KFF Health News is a national newsroom that produces in-depth journalism about health issues and is one of the core operating programs at KFF—an independent source of health policy research, polling, and journalism. Learn more about KFF.


This story can be republished for free (details).

California Lawmakers Approve Nation-Leading $25 Minimum Wage for Health Workers

September 15, 2023

SACRAMENTO, Calif. — A sweeping agreement between labor and the health industry would gradually raise the minimum wage for hundreds of thousands of health workers in California to a nation-leading $25 an hour while ending a years-long battle over dialysis clinics.

The pact approved by state lawmakers on Thursday, the last day of this year’s legislative session, would phase in the wage increase for hospitals, nursing homes, and other medical and psychiatric services providers. The bill now heads to the governor’s desk. A spokesperson for Democratic Gov. Gavin Newsom, Izzy Gordon, said the governor will evaluate the bill on the merits before his Oct. 14 deadline to act on the legislation.

SB 525 would raise the hourly minimum at large health facilities and dialysis clinics to $23 next year, $24 in 2025, and $25 in 2026. It would boost hourly wages at community clinics to at least $21 in 2024, $22 in 2026, and $25 in 2027. Other health facilities would go to at least $21 an hour in 2024, $23 in 2026, and $25 by 2028.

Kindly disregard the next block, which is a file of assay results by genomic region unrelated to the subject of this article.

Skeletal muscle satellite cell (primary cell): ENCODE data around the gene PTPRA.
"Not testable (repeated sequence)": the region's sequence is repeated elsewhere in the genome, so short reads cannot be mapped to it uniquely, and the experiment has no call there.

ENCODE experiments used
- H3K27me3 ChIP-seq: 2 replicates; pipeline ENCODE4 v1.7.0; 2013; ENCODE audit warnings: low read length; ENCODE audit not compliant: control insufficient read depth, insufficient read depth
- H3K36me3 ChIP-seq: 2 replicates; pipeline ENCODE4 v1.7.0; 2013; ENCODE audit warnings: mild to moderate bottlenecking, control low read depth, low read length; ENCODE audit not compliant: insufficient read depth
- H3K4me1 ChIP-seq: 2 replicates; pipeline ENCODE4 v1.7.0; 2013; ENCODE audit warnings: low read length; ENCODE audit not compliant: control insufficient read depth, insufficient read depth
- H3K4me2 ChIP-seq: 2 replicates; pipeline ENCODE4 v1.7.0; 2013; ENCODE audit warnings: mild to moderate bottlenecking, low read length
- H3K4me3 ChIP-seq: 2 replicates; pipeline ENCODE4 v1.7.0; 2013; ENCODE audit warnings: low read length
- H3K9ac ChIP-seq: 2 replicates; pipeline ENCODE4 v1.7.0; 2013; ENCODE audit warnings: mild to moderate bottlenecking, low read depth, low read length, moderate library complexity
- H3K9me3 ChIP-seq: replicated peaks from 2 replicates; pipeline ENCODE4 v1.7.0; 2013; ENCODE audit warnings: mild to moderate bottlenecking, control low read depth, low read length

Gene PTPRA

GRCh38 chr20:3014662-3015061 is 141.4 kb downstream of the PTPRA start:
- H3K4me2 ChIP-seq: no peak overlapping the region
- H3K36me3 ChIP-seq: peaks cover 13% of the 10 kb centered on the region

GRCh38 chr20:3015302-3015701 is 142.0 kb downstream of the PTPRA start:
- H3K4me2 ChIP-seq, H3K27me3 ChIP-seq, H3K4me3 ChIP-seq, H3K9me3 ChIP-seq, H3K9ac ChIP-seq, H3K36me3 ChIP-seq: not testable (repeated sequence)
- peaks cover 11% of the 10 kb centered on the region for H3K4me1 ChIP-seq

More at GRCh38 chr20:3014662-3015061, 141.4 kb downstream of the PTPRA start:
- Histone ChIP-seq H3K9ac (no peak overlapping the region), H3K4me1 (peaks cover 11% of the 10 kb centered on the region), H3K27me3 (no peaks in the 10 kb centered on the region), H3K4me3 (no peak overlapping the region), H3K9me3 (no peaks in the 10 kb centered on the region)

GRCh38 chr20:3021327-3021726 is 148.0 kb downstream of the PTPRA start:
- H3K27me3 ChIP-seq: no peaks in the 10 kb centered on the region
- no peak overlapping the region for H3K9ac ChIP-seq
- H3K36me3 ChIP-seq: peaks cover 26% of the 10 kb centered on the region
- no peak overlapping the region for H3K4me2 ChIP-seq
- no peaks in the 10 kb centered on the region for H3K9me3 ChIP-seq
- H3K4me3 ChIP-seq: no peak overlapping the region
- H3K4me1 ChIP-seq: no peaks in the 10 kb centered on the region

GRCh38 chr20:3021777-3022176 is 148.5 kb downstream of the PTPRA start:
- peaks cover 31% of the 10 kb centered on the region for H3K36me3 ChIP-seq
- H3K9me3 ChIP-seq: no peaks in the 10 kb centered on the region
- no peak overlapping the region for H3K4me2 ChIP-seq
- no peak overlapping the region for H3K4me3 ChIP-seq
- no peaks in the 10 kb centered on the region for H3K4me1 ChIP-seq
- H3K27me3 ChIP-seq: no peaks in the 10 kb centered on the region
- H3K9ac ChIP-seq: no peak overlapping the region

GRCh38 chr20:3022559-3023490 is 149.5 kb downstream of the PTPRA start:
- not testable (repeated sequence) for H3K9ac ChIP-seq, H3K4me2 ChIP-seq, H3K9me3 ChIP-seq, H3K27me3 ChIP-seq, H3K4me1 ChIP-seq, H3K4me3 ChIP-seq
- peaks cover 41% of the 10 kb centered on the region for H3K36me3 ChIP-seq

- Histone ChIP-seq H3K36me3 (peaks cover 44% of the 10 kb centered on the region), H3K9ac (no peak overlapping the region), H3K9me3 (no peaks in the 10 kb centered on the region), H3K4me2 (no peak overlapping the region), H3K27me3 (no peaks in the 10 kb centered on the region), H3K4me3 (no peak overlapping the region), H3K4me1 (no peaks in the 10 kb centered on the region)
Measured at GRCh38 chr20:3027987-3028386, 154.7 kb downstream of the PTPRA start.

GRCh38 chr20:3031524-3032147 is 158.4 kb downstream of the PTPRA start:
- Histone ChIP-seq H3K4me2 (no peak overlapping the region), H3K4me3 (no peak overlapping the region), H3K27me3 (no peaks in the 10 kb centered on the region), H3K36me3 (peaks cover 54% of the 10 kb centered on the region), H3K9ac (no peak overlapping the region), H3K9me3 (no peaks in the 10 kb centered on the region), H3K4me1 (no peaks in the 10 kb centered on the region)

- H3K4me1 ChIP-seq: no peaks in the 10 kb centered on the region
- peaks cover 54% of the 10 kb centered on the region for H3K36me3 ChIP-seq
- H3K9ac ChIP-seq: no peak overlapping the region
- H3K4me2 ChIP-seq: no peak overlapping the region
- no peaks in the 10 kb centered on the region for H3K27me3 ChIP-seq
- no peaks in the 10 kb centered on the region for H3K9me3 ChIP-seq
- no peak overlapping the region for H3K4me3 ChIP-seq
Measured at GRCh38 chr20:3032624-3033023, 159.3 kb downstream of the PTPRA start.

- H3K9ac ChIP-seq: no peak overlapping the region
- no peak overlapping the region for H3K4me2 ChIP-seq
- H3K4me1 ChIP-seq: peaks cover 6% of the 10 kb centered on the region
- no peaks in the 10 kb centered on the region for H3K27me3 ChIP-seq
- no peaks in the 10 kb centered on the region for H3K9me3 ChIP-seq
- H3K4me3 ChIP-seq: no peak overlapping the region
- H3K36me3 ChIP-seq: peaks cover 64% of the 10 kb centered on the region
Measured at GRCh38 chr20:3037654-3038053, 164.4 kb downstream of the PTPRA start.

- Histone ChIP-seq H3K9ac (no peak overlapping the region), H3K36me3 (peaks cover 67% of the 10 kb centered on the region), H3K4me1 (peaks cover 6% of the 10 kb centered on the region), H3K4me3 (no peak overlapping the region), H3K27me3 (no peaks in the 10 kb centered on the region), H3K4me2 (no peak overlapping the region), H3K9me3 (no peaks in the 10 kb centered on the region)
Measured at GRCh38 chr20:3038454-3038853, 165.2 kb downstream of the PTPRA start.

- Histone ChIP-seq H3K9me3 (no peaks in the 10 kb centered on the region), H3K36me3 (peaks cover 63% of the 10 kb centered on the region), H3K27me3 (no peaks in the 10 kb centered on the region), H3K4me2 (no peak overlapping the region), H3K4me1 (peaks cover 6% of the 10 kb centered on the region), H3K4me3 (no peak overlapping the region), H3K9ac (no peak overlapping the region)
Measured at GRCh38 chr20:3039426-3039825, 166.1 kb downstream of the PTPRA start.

The agreement “now strikes an important balance between supporting workers and protecting jobs and access to care in some of our most vulnerable communities,” Carmela Coyle, president and CEO of the California Hospital Association, said in a statement. “The bill creates a pathway to improving wages for our lower-wage health care workers, while also recognizing the needs of our state’s most troubled hospitals.”

The deal is a significant union victory during what has been dubbed a “hot labor summer,” with picket lines formed by Hollywood writers and actors, hotel workers, and Los Angeles city employees. Thousands of nurses could be next. Labor also won a $20 minimum wage for California fast-food workers, a significant boost from the current statewide $15.50 minimum wage.

Union leaders say lower-income health workers such as certified nursing assistants, patient aides, and food service workers — many of them racial minorities — need the additional money to keep up. “Health care in California will be more accessible and equitable because workers and healthcare providers stood together and stood up for patient care,” SEIU California Executive Director Tia Orr said of the health care deal.